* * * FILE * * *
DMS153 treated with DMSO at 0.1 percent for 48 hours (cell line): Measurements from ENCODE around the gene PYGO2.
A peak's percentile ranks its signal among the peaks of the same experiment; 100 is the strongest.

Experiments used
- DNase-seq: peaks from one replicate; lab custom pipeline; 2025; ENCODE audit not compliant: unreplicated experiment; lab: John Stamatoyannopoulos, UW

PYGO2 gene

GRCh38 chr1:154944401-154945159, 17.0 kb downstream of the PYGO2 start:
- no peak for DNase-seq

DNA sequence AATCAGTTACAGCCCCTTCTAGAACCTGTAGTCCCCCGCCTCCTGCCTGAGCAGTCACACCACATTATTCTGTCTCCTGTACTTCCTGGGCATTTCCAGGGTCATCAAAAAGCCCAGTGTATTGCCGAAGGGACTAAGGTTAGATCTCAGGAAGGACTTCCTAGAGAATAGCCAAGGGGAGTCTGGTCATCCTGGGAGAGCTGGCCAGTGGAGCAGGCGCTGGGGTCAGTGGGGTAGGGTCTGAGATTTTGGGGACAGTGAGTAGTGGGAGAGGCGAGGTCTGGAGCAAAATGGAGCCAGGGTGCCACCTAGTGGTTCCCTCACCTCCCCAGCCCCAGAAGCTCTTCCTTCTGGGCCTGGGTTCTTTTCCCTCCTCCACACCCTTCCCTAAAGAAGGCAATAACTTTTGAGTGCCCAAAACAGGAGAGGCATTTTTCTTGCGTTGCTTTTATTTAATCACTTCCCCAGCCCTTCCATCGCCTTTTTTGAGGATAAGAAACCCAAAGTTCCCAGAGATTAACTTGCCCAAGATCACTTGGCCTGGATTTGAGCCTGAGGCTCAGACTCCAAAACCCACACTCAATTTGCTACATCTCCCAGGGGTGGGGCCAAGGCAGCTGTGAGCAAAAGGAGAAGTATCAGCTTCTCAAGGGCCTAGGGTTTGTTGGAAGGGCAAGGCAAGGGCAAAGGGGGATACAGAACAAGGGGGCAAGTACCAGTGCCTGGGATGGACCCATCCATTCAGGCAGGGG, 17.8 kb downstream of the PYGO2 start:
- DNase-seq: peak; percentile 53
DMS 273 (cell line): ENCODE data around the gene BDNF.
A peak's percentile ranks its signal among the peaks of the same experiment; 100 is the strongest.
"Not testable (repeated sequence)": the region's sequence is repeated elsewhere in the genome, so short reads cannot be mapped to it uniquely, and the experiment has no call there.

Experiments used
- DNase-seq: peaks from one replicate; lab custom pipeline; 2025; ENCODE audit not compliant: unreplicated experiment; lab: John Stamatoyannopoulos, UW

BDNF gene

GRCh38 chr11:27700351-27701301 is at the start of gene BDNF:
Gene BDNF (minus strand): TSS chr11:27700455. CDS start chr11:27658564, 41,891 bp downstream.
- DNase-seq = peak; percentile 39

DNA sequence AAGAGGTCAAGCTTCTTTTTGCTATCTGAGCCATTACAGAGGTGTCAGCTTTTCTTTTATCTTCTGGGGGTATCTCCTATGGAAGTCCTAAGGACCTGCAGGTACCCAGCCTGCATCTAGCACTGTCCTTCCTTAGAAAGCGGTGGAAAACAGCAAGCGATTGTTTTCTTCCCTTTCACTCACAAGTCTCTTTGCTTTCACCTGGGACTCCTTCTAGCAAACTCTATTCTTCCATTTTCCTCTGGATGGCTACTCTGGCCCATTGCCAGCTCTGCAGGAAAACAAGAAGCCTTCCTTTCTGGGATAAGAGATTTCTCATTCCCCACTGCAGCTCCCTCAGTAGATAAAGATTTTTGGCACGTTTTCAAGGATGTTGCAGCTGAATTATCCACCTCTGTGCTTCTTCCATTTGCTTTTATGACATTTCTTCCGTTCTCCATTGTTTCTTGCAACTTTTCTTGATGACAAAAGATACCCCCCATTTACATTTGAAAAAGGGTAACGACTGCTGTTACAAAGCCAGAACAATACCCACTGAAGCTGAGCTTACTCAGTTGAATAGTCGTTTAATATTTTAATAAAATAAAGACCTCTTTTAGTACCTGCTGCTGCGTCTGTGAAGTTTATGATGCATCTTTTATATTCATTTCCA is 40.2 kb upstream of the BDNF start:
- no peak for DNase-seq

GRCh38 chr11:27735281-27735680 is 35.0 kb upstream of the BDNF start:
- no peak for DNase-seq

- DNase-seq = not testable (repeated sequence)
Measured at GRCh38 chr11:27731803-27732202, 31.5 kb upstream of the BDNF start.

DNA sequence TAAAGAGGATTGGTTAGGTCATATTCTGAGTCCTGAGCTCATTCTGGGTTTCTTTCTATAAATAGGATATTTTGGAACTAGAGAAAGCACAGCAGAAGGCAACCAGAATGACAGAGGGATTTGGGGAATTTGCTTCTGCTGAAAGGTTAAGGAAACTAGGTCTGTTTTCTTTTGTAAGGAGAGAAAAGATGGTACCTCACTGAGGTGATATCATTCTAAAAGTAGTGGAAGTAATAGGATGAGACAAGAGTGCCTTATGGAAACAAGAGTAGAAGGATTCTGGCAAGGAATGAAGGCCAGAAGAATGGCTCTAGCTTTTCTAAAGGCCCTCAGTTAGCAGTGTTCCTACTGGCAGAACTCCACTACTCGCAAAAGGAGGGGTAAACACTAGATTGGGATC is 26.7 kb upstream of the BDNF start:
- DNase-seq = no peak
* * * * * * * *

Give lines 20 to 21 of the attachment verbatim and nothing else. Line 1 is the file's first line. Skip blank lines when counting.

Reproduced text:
- no peak for DNase-seq

GRCh38 chr11:27735281-27735680 is 35.0 kb upstream of the BDNF start: